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FAQ

Frequently Asked Questions

Are eating disorders genetic?
Will antidepressants help me fight my eating disorder?
How was this treatment developed?
What does this treatment entail?



Q: Are eating disorders genetic?
A: A combination of both biological and environmental factors is responsible for the development of eating disorders. Studies of bulimia and binge-eating indicate that these disorders often run in the family. Either genetics predispose people to the disease or certain psychological factors shared among one's family members make it more likely that he or she will develop an eating disorder. Nonetheless, one cannot ignore how society's promotion of the "thin ideal" contributes to the rise in bulimia cases. Any role that genetics plays in the development of eating disorders is coupled by a desire to achieve an excessively slender body type.


Q: Will antidepressants help me fight my eating disorder?
A: Some people do prefer to rely upon antidepressants for treatment of their disorder. It is important to note, however, that depression is more often a comorbid feature of an eating disorder rather than a direct cause of it. Antidepressants appear effective in the short-term, but their long-term effectiveness in less known. Nonetheless, studies demonstrate that antidepressants may help individuals who find psychotherapy ineffective. And while psychological treatment, like the CBT presented in this workbook, is generally viewed as the best approach to eating disorders, you should consider medication as an alternative treatment strategy if therapy yields poor result.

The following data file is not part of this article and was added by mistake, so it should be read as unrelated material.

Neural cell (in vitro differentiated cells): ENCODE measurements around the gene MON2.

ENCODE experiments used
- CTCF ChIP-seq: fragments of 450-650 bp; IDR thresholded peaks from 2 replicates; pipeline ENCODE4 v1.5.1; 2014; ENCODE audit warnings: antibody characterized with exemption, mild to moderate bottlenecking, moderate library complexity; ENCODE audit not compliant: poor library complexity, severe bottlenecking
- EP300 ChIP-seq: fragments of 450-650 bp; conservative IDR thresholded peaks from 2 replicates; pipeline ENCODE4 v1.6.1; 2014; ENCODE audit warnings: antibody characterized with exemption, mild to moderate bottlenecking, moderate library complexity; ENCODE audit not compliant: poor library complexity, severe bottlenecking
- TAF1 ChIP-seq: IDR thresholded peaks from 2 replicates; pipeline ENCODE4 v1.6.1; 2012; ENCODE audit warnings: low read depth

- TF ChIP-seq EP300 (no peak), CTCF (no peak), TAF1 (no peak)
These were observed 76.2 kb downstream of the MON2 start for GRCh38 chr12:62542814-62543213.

Q: How was this treatment developed?
A: The treatment outlined in this workbook results from years of clinical treatment studies conducted at Stanford University. Collaborative work with researchers at other American and British Universities was also integrated into the original Stanford research.


Q: What does this treatment entail?
A: The workbook will present you with a comprehensive treatment program that you would ideally follow in conjunction with therapy sessions conducted by a mental health professional. Using the exercises provided, you may assess your eating patterns and attitude toward food, weight, and body image. Once you have gathered that knowledge, this workbook will instruct you on how to correct your constructive behavior and take proactive steps to improve your own health.






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